New Research Tracks 700 MHz In-Building Signal Penetration
Wednesday, May 05, 2010 | Comments
In March, the National Institute of Standards and Technology (NIST) released the sixth in a series of NIST technical notes on penetration of 700 MHz radio signals into large building structures, including apartment complexes, hotels, office buildings, sports stadiums and shopping malls. The reports are intended to give emergency responders and system designers a better understanding of what to expect from the radio propagation environment in emergency response situations.
In the most recent technical note, measurements were carried out in the 750 MHz frequency band. Because the FCC is in the process of auctioning the D block spectrum with plans for public-safety use, NIST researchers studied radio signal penetration in this frequency band into four different large building structures: a convention center, a high-rise office building, a laboratory/office building and an apartment building.
A fundamental challenge to radio communications into and out of large buildings is the strong attenuation of radio signals caused by losses and scattering in a building’s materials and structures. A second issue is the large amount of signal variability because of multipath that occurs throughout the large structures.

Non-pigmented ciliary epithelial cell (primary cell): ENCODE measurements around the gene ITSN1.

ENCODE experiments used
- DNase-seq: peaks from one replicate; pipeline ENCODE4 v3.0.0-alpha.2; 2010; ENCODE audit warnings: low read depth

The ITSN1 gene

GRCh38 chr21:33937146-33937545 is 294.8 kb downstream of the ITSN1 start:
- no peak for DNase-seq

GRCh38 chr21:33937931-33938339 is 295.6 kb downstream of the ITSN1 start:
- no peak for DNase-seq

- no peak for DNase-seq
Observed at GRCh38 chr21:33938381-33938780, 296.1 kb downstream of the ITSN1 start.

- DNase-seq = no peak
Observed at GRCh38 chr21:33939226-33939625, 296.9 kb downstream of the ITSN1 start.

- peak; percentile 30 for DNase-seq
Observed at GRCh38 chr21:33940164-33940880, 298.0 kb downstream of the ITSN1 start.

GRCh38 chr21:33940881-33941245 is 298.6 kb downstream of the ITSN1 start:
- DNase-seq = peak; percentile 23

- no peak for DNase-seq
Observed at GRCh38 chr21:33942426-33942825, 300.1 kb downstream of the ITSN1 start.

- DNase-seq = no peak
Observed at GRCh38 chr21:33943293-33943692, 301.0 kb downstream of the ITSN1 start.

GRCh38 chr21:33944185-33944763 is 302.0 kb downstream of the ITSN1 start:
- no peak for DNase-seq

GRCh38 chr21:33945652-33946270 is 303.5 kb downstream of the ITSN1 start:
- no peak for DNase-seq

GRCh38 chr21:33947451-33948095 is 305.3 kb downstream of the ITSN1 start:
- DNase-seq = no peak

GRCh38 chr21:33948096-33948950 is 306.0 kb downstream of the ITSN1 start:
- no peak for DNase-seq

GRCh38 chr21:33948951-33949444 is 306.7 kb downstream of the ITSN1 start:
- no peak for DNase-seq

Following are photos of the buildings where the research was conducted and graphs with some research data.
Colorado Convention Center
The Colorado Convention Center in Denver is a massive three-level structure constructed of reinforced concrete, steel and standard interior finish materials. The exterior building is a combination of glass, metal and concrete.
Republic Plaza Building
The construction materials of the 57-story Republic Plaza building in Denver are a combination of concrete and steel. The interior building materials are a combination of metal framing, dry wall and trim with stone finishes in the lobby. The exterior is a combination of glass and metal.
NIST Building
The NIST building is the main building — referred to as the radio building — at the NIST laboratories in Boulder, Colo. The four-story building is constructed of reinforced concrete. However, the building is built on a hillside and consequently, some locations in the building are below ground level.
Horizon West Apartment
The 11-story Horizon West apartment building in Boulder is constructed of reinforced concrete, steel and brick with standard interior finish materials. The building was fully furnished and occupied during the experiments. Measurements were performed during the daytime hours and, as a result, people were moving throughout the building during the experiments.
Receive Sites
NIST receive site 1 was located near the 57-story Republic Plaza in Downtown Denver. The site was at the base of the building.
RMS Delay Spread
RMS delay spread calculated over several different frequency bands for the Republic Plaza building.
For more in-depth coverage of measurement methods, examples of the measurement data collected by NIST and a brief interpretation of the results, see “In-Building Signal Tests” in the May issue of MissionCritical Communications.
Photos and graphics courtesy NIST staff.
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